Throughout Hagars recollection of the past there are many instances where Hagar could not express her emotions. This is seen very early when Hagars father punishes her and she refuses to cry in his presence. When her brother Daniel is dying of pneumonia, Matt insists that Hagar cradle him with her mothers shawl. Hagar wants to help her brother, but cant because it requires love. Another example of Hagars heart of stone is that she is unable to tell her father that she feels that Matt should be going to university instead of her. When Brams favorite horse runs away and dies in a storm, Hagar shares Brams distress over the death, but doesnt admit it or attempt to soothe Bram. Only near the end of her life does Hagar show her emotions by telling Marvin she is frightened, but remains ashamed to have revealed her emotions. At this point Hagar realizes that her heart is made of stone, and that she has been hard and has never opened up to anyone, like the stone angel. The stone angel was brought from Italy, as a symbol of the Currie familys pride, and not as much to honor Mrs. Currie. Jason Currie has incredible pride, and upon his death leaves his money to the city so that he would be remembered. Hagar has inherited this pride. Because of this pride Hagar doesnt accept John and Arlenes love, because of Arlenes background. Hagar never loves her son Marvin neither, because he is not the type of son she wants. Hagar is also cold with Lottie and Mrs. Jardine upon meeting them, because of her pride. Because of this pride Hagar is also blind, for she can only see things from her perspective. She cannot see that her son loves Arlene, she only sees Arlenes background. Hagar cant see that Lottie is in a similar situation as herself either because she is blind. Murray Lee helps Hagar discover this and helps her open up a little. Hagars blindness is comparable to the stone angel because the stone angel never had any eyes carved into it. Hagars cold emotional state, her pride, and her blindness are very similar to those qualities in the stone angel.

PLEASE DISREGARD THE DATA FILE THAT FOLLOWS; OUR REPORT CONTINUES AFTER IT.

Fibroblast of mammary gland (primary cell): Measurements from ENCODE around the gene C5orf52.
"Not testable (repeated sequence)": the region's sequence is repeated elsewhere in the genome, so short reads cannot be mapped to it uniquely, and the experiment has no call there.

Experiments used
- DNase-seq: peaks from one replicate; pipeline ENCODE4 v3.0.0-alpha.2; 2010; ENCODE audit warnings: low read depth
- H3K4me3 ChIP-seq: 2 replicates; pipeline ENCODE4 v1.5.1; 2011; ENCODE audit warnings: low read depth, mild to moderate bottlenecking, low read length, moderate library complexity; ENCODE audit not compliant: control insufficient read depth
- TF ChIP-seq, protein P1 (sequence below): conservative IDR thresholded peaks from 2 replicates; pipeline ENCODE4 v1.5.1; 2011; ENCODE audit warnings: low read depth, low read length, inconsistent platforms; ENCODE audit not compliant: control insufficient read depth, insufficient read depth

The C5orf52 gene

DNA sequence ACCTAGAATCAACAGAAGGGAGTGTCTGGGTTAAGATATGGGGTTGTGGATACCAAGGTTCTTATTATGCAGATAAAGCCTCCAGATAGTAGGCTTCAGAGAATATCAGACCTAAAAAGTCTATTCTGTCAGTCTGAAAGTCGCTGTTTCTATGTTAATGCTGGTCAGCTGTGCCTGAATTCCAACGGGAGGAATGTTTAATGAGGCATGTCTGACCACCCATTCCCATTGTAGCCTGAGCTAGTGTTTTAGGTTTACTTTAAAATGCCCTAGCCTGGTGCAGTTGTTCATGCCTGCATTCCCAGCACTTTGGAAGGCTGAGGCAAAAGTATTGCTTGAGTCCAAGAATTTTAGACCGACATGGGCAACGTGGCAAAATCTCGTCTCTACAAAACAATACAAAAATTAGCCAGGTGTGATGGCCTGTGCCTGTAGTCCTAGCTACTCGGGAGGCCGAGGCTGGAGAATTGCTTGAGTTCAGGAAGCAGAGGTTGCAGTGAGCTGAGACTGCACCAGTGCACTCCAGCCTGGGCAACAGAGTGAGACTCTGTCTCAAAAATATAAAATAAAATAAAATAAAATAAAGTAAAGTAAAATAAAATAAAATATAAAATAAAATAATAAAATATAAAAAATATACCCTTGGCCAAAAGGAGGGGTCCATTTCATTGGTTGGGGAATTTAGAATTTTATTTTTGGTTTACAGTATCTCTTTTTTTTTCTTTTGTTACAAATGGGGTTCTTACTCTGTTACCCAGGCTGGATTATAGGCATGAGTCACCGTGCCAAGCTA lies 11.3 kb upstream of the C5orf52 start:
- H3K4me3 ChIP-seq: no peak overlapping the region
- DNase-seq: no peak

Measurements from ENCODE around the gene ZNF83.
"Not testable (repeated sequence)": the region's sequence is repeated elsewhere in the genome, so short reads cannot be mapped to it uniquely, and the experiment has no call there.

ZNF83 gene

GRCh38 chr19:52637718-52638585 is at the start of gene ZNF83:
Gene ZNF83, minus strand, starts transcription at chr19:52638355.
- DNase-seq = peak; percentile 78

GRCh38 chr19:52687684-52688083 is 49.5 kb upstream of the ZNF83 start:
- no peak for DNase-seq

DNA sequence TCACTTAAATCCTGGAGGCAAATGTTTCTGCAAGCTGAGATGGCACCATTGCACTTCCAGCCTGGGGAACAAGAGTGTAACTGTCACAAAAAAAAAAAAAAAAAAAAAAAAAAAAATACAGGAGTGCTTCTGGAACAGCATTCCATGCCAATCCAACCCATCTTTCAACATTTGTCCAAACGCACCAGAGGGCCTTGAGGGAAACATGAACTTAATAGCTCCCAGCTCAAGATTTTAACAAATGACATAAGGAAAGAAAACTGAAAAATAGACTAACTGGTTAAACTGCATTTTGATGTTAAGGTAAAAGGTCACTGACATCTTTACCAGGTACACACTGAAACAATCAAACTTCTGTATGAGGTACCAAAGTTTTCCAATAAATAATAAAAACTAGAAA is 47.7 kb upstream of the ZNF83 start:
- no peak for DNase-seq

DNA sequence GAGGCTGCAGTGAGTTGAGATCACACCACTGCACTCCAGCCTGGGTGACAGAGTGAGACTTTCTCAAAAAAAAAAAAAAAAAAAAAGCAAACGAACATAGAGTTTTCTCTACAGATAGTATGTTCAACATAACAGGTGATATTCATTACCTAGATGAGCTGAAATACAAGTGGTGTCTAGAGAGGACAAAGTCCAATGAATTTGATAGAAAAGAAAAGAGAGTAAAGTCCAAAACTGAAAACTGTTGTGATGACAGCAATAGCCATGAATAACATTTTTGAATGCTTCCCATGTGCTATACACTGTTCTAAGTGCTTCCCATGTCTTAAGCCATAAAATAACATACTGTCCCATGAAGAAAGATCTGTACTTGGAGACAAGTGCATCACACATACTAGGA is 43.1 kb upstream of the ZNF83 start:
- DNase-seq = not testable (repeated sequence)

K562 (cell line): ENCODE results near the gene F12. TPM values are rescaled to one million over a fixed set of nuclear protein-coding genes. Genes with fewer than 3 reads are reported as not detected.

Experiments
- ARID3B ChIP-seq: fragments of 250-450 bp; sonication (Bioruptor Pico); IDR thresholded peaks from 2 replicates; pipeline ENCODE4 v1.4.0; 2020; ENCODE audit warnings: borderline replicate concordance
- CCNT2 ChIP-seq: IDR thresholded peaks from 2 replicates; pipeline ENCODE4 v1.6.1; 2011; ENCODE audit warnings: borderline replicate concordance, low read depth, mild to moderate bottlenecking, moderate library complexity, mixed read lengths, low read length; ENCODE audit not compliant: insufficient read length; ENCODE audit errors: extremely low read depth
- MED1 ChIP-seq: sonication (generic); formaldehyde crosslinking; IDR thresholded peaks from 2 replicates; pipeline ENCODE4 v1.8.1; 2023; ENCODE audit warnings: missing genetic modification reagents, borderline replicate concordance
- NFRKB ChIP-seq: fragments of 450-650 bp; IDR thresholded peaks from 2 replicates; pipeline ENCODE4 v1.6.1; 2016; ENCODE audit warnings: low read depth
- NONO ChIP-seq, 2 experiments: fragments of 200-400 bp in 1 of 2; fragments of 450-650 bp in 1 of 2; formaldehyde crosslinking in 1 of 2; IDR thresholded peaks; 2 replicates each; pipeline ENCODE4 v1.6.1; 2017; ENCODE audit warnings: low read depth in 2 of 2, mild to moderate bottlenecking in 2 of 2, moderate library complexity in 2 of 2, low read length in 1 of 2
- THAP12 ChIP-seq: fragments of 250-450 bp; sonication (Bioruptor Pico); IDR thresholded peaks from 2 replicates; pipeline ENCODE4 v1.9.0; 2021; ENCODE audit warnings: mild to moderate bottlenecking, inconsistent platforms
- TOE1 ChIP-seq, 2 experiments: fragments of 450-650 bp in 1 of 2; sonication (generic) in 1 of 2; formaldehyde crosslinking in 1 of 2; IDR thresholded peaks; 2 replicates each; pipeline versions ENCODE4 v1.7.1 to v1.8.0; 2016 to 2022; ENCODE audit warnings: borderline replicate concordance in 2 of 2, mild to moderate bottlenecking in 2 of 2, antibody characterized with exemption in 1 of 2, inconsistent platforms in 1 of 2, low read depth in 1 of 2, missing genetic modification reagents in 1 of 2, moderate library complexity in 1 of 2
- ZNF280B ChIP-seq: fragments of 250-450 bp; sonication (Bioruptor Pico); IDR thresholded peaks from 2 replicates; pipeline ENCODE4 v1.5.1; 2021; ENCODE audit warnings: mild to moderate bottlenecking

Hagars understanding of herself grows a lot during the last days of her life as she reminisces of the past and spends time with many people.
Her life story is not tragic, but her main bad qualities of being cold emotionally, her great pride which in turn caused her blindness, are revealed to her through out her recollection of her life and throughout the plot. Hagar realizes these things, but it is too late to change.
These characteristics revealed through out the story describe the stone angel.
The Metaphor of Statue and its Symbolism in the Stone Angel
The statue of the stone angel is symbolic of the Curie family pride, Hagar’s inability to relate and share her emotions, and the blindness and ignorance that comes from constantly refusing to see things from another point of view other than your own.